Special to WorldTribune.com
LONDON — Iran has been deemed a leading player in Sudan’s weapons industry.
A report by a major European think tank asserted that Iran was helping Sudan produce and export weapons. The Swiss-based Small Arms Survey said Teheran has become the second largest arms supplier to the Arab state.
“Military ties between Iran and Sudan have grown strong over the years,” the report, titled “Following the Thread: Arms and Ammunition Tracing in Sudan and South Sudan,” said.
The survey, released on May 12, cited suspected Iranian arms shipments to Khartoum over the last few years. In March 2014, the Israel Navy intercepted a ship in the Red Sea that carried long-range rockets believed destined for Sudan. Khartoum was also said to have received Ababil unmanned aerial vehicles from Teheran.
“There is also emerging evidence that Iran has played a significant role in supporting Sudan’s weapons manufacturing sector,” the survey said. “Older weapons from the Eastern Bloc and Iran, as well as newer weapons from China,
predominate among all armed actors in Sudan and South Sudan.”
Authors Jonah Leff and Emile LeBrun said Iran, which signed a military
cooperation accord in 2007, was also using Khartoum, through its Yarmouk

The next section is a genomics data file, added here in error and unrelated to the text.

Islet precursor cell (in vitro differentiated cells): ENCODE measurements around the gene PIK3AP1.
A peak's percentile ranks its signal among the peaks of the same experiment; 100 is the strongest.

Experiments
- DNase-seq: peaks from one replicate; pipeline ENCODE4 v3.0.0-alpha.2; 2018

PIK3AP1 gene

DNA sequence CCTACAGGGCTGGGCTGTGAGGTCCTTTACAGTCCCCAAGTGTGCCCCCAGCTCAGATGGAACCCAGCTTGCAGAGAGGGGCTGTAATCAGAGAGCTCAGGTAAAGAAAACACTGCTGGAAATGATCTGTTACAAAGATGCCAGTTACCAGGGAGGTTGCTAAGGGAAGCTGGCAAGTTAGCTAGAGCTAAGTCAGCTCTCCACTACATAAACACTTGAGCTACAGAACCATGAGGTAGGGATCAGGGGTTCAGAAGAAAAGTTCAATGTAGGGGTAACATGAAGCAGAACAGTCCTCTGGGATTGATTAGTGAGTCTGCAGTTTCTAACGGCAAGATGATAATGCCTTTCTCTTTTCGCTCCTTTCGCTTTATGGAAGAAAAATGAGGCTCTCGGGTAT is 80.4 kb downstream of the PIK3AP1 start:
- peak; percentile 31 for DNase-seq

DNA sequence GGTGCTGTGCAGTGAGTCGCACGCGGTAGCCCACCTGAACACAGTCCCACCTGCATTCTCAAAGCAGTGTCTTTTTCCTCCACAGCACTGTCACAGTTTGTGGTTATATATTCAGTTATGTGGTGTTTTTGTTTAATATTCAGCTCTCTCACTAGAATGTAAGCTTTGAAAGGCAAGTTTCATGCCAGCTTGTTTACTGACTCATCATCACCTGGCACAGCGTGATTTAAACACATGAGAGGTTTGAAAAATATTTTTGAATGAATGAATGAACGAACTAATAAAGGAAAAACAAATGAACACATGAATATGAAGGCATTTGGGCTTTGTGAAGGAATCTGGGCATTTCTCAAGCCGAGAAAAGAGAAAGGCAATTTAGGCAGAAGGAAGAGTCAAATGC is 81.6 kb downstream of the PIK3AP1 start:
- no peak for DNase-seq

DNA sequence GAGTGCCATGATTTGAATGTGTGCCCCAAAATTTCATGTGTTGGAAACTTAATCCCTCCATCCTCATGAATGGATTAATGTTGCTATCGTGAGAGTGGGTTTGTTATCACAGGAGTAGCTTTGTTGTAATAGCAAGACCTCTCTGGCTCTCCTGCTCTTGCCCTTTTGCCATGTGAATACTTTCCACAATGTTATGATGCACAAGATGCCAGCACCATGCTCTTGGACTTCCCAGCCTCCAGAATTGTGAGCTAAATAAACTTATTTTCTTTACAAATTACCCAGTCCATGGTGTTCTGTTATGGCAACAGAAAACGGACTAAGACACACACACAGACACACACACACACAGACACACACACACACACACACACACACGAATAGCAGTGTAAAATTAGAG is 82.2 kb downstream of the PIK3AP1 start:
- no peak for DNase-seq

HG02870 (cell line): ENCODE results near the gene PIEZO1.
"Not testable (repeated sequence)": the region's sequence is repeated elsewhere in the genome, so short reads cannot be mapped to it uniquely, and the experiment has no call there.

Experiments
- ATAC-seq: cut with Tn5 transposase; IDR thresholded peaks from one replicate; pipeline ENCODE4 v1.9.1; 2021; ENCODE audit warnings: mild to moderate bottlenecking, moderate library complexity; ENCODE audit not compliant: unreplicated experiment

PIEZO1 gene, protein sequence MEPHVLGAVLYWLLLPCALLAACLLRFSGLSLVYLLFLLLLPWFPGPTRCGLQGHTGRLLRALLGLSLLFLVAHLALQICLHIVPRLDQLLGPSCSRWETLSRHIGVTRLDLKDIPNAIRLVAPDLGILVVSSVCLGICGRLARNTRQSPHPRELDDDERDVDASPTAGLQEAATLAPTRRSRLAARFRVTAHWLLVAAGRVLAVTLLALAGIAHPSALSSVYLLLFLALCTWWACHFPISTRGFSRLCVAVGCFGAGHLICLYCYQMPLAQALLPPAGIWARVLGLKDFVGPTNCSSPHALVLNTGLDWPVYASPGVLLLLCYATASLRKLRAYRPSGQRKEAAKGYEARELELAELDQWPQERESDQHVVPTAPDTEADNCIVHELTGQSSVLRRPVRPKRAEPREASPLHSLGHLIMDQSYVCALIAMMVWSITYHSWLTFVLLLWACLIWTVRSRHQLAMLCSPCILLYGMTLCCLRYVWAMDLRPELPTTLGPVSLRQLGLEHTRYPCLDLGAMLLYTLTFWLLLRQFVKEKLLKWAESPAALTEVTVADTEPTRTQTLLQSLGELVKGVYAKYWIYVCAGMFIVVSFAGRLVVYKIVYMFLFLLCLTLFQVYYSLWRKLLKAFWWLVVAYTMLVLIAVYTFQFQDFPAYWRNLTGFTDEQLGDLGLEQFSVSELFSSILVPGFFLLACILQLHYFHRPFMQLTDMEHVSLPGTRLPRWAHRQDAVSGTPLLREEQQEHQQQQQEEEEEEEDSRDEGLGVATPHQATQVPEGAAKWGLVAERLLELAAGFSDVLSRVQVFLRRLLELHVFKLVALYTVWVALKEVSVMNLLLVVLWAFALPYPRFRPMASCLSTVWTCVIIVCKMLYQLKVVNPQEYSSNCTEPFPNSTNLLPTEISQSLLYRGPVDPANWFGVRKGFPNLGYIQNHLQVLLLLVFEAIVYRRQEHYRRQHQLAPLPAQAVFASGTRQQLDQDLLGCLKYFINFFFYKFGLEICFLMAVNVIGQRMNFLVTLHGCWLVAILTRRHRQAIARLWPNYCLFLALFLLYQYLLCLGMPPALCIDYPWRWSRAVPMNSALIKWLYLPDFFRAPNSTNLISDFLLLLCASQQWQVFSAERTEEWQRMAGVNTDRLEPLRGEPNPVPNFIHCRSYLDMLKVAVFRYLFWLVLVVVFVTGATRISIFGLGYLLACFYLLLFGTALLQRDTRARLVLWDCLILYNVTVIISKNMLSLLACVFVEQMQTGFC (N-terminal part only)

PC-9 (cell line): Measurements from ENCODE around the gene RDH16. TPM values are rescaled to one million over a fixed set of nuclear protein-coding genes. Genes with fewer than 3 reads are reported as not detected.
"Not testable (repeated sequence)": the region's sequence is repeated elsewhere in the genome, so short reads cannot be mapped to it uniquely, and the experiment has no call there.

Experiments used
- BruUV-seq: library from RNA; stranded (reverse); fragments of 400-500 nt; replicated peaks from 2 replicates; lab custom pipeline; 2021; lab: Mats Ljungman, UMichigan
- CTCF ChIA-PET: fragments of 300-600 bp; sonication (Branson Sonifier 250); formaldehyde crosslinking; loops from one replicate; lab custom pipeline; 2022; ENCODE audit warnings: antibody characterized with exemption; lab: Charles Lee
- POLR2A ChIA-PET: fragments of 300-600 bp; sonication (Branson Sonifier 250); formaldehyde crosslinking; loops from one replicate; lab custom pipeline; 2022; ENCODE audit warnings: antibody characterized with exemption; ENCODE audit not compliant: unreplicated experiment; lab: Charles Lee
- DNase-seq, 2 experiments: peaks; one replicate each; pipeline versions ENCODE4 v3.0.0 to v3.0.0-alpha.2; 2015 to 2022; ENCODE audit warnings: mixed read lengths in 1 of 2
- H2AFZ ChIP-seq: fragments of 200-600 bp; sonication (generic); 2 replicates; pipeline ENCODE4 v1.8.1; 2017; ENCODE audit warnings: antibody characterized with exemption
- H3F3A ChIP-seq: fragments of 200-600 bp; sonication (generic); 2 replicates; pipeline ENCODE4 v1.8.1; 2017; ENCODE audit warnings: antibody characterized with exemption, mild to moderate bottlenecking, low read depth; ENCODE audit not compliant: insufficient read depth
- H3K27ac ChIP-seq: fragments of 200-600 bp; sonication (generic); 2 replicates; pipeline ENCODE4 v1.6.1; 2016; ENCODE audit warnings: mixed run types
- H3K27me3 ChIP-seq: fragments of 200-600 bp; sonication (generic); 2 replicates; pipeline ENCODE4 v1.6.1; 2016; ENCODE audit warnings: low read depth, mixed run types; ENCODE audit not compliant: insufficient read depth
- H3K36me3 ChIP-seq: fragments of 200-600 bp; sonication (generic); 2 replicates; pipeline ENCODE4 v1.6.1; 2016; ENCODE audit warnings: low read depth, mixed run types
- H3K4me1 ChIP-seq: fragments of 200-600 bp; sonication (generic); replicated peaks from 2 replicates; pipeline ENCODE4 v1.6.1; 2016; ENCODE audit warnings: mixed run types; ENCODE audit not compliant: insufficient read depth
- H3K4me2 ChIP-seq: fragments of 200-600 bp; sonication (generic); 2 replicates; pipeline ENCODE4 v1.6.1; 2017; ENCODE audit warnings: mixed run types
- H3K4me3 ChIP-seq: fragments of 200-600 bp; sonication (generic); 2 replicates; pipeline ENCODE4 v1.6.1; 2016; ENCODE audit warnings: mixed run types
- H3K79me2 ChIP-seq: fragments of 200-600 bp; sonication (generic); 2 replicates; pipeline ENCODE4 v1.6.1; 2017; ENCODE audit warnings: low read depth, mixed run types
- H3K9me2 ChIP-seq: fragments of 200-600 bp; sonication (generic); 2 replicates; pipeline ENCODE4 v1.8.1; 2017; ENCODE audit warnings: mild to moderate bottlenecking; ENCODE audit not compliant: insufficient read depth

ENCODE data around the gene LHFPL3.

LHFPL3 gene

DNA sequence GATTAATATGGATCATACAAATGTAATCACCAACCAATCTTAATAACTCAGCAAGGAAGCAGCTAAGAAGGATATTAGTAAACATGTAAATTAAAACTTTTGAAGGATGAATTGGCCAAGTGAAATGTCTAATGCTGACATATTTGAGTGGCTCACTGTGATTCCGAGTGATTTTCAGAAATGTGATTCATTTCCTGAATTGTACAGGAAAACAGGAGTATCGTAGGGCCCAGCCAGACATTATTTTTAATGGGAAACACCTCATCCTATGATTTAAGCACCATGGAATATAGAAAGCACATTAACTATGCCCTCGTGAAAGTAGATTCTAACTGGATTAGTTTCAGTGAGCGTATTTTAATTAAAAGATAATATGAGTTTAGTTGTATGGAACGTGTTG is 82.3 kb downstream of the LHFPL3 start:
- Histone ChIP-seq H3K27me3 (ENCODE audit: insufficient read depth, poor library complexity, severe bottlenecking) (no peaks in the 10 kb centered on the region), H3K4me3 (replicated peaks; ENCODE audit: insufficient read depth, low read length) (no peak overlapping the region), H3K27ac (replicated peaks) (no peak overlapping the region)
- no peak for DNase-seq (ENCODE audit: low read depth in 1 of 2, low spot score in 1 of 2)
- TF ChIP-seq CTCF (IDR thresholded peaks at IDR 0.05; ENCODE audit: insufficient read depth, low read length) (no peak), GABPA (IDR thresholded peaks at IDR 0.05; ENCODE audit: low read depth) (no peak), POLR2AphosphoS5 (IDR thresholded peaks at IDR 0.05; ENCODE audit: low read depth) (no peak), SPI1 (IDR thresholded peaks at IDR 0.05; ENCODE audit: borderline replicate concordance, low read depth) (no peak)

industrial complex, to export light weapons and ammunition throughout
Africa. They said Sudan was also manufacturing arms, including variants of
the Soviet-origin RPG-7, for Somalia and Syria.
“Dozens of RPG-7-pattern launchers resembling Iranian design have
appeared with rebels in South Sudan,” the report said. “Iranian-produced
RPG-7-pattern launchers have two distinct grips that set them apart from
those of other manufacturers.”
China was also deemed a major arms supplier to Khartoum, said to have
transferred the weapons to rebel militias in South Sudan. The report said
China was driven by its search for energy in contrast to Iran, whose support
was to Sudan was deemed ideological.
“Khartoum’s deliberate supplying of Chinese-manufactured arms and
ammunition to Southern insurgents took place in apparent violation of
end-user agreements concluded with the Government of China,” the report
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